12
Factors associated with non-reporting of maternal
deaths Jamaica 1998-2003
  • Region of residence
  • 2 regions whose maternal mortality surveillance
    systems not well developed
  • No one clearly responsible for case finding
  • No post mortem examination
  • Death in the first trimester
  • abortion, ectopic pregnancy
  • Increasing interval between delivery and death
  • Undelivered 1.00 (reference)
  • lt24 hours 0.67 (0.11-4.13)
  • 1-6 days 3.54 (1.08-11.57)
  • 7-41 days 6.05 (1.80-20.37)
  • 42-364 days 10.69 (3.04-37.63)

13
Lessons learned
  • The use of RAMOS methodology has allowed
    countries to better understand the underlying
    causes of maternal death
  • There is a need to include late maternal death
    into case definition
  • Use of multiple sources of information critical
    for case identification
  • Verbal autopsy has limitations when ascertaining
    indirect causes

14
Lessons learned (2)
  • The three countries have used the information and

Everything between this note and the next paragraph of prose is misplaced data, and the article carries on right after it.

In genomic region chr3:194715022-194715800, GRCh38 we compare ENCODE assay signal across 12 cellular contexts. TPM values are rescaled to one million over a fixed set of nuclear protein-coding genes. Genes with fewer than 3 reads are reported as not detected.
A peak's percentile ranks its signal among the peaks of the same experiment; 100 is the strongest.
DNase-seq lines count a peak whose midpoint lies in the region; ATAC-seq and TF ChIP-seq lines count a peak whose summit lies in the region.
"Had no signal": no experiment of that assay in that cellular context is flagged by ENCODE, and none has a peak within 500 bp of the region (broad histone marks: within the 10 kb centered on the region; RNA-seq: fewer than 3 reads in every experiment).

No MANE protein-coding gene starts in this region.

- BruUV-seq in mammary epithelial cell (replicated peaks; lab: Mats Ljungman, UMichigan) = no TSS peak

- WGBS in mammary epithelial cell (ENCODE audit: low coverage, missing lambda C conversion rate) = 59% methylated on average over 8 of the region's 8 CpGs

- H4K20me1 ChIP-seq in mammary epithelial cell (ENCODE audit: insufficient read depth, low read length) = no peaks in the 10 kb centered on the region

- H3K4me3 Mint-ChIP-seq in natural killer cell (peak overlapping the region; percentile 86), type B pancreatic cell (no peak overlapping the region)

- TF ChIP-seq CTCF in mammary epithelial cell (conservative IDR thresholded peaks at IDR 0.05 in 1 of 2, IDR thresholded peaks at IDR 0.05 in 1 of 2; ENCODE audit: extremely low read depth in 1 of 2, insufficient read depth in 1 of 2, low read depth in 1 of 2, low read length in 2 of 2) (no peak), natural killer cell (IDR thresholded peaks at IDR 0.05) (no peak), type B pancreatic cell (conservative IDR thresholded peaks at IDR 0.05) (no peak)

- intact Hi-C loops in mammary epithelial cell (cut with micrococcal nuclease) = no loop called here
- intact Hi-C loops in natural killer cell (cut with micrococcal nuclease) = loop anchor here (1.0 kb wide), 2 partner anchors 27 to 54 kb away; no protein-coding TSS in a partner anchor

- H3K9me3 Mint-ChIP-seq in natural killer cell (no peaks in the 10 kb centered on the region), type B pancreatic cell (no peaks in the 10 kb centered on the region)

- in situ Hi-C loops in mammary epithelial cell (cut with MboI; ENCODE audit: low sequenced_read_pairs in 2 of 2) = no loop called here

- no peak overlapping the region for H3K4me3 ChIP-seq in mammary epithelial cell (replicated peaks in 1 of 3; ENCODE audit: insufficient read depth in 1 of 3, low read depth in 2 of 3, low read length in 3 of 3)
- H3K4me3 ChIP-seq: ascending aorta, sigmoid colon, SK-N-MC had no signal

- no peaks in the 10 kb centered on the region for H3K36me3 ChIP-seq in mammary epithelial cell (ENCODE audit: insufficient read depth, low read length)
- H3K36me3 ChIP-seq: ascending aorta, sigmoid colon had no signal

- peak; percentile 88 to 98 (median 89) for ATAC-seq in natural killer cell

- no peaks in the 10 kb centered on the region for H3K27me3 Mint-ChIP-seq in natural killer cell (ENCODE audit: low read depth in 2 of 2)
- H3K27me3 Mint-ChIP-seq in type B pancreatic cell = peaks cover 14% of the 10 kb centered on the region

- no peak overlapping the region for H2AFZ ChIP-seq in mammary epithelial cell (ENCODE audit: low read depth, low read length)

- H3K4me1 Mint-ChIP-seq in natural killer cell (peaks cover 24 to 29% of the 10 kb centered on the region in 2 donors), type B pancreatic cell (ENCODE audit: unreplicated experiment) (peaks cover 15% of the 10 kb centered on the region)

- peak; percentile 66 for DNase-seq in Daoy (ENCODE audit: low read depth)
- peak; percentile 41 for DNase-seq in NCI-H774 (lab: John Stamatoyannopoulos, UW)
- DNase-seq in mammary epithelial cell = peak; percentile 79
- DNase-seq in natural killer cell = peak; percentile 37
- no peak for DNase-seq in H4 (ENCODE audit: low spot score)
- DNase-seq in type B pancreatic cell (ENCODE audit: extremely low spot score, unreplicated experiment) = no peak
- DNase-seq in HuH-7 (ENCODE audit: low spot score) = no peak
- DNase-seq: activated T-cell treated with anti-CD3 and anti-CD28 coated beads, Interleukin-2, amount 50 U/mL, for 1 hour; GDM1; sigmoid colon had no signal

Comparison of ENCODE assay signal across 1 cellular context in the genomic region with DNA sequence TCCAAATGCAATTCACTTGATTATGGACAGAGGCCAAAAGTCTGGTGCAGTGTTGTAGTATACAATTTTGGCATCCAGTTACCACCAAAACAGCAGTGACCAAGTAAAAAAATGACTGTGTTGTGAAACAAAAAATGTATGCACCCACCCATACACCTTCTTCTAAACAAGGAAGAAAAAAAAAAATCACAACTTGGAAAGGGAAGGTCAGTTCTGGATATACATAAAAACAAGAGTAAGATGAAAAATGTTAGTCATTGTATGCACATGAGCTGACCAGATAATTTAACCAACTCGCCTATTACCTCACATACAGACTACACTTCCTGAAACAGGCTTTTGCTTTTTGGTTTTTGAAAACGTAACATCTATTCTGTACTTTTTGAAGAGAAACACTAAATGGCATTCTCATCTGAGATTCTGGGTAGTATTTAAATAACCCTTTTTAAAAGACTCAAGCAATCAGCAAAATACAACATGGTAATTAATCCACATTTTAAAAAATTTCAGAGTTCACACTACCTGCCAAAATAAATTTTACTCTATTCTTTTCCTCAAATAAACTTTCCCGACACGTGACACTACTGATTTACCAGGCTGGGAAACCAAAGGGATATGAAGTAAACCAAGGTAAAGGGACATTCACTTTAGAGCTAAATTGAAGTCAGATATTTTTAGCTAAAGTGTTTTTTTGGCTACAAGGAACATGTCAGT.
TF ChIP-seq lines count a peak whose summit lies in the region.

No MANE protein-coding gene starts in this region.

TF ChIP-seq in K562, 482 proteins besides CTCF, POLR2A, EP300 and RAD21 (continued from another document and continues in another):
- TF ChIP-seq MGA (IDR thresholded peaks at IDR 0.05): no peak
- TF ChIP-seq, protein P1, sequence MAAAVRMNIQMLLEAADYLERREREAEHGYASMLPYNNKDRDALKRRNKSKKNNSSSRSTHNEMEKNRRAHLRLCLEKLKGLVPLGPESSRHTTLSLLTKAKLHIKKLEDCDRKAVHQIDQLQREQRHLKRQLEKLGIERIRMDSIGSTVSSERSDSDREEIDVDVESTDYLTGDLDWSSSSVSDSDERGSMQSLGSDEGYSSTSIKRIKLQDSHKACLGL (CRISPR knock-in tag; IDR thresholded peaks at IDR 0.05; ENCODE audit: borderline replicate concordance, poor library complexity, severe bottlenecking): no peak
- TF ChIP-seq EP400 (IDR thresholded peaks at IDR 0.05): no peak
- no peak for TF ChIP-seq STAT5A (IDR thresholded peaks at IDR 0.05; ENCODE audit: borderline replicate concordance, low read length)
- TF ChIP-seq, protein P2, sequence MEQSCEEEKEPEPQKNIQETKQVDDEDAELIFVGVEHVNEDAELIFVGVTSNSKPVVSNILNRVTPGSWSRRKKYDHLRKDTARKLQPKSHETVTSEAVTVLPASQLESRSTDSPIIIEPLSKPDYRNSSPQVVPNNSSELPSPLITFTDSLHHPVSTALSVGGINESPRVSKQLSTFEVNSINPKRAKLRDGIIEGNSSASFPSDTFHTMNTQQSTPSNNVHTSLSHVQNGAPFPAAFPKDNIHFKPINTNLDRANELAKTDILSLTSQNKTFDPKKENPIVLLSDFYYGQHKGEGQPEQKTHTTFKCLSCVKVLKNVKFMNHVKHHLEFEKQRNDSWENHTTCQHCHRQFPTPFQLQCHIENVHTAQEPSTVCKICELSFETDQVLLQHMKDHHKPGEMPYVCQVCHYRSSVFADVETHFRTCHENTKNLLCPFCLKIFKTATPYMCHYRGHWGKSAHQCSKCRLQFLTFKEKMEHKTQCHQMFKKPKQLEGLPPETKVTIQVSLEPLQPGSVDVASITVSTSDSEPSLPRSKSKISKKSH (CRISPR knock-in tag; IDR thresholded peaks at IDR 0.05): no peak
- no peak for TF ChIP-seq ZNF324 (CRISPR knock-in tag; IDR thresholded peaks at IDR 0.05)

decision making processes have improved
  • International collaboration is key to
  • development of new methodologies
  • transfer of skills and competencies
  • Monitoring maternal deaths has increased the
    awareness of health care providers and policy
    makers
  • Jamaica Poor case ascertainment from death
    registration (only 26) ? addition (in 2006) of a
    check box to the medical certificate in an effort
    to improve the identification of maternal deaths
    from the death certificate (ELS and Colombia as
    well).
  • El Salvador active case identification
    increased maternal death reporting in 42
  • Involving civil registries in MMSS has been
    critical in system strengthening
  • Colombia/Antioquia
  • MMSS recognized as a public health function
  • Development of maternal morbidity surveillance
    system and quality assurance programs

15
Lessons learned (3)
  • Health teams have demonstrated a willingness to
    monitor and review their maternal deaths, but
    have indicated the need for
  • technical assistance in interpreting their
    findings
  • developing interventions to address the
    deficiencies identified
  • Some interventions have policy implications which
    require national leadership, e.g.